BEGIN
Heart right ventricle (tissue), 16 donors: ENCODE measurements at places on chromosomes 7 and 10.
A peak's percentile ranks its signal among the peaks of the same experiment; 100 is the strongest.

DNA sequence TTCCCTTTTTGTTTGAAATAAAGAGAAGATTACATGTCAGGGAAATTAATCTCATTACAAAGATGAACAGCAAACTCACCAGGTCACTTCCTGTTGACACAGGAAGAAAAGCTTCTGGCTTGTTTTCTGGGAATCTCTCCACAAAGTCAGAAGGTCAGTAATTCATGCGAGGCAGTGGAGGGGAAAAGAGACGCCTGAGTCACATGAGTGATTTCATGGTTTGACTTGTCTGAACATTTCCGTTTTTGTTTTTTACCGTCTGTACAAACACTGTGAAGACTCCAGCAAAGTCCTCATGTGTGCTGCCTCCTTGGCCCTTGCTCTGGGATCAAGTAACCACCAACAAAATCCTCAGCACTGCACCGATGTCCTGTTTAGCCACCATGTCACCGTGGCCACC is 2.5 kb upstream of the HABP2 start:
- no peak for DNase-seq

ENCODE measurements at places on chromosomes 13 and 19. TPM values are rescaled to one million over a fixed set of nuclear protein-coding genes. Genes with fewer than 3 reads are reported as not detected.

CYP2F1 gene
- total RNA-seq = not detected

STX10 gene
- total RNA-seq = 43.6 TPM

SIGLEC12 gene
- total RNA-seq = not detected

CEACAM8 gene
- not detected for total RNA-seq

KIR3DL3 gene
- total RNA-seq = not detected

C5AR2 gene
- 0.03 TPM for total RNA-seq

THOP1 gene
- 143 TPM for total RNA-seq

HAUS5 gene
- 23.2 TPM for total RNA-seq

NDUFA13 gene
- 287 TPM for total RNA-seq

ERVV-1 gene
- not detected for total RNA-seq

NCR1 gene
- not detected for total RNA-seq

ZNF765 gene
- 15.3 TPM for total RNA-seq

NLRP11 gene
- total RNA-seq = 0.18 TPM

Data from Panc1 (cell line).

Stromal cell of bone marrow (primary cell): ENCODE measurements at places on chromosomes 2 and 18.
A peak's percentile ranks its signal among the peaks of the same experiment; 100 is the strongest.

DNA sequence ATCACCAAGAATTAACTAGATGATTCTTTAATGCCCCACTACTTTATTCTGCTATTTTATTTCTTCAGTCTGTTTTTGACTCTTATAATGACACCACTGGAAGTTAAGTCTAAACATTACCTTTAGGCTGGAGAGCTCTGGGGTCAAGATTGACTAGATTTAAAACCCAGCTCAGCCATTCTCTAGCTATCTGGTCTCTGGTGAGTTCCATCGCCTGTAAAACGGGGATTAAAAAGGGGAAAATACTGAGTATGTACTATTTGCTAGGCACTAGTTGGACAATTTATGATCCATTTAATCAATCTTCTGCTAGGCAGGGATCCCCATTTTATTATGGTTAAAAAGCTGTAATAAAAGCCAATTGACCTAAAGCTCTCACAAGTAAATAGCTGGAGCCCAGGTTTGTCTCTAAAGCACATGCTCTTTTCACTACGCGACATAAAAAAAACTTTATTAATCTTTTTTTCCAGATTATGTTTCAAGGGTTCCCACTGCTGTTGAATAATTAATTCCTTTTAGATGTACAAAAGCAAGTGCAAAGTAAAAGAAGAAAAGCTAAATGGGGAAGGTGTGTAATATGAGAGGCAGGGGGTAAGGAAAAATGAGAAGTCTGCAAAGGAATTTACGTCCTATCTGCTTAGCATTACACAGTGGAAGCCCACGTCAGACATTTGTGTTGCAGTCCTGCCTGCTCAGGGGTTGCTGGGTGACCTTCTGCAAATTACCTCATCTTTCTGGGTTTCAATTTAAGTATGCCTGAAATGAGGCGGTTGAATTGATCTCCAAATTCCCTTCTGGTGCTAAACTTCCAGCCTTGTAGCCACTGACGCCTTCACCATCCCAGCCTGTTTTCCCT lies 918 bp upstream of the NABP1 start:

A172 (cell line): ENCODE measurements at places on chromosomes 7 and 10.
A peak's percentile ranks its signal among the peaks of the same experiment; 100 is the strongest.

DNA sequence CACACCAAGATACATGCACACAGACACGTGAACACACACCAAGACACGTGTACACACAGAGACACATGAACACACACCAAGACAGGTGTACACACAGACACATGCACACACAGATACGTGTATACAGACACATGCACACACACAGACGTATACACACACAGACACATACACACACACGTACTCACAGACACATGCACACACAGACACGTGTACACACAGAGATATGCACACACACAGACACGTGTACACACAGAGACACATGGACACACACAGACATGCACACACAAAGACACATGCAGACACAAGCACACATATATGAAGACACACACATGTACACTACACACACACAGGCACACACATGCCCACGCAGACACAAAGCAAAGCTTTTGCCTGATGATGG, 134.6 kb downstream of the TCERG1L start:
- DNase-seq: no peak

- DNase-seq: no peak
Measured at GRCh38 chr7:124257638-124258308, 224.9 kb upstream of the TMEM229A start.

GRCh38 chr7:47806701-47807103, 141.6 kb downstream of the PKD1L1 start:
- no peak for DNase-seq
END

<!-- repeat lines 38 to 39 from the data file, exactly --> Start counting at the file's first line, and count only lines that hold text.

DNA sequence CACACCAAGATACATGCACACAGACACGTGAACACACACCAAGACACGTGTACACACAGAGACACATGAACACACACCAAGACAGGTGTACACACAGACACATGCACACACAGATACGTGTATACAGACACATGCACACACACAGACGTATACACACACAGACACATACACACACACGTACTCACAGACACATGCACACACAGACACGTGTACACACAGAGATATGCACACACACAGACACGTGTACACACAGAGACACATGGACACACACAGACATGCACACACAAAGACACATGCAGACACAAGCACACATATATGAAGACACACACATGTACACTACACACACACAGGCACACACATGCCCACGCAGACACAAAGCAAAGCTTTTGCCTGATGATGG, 134.6 kb downstream of the TCERG1L start:
- DNase-seq: no peak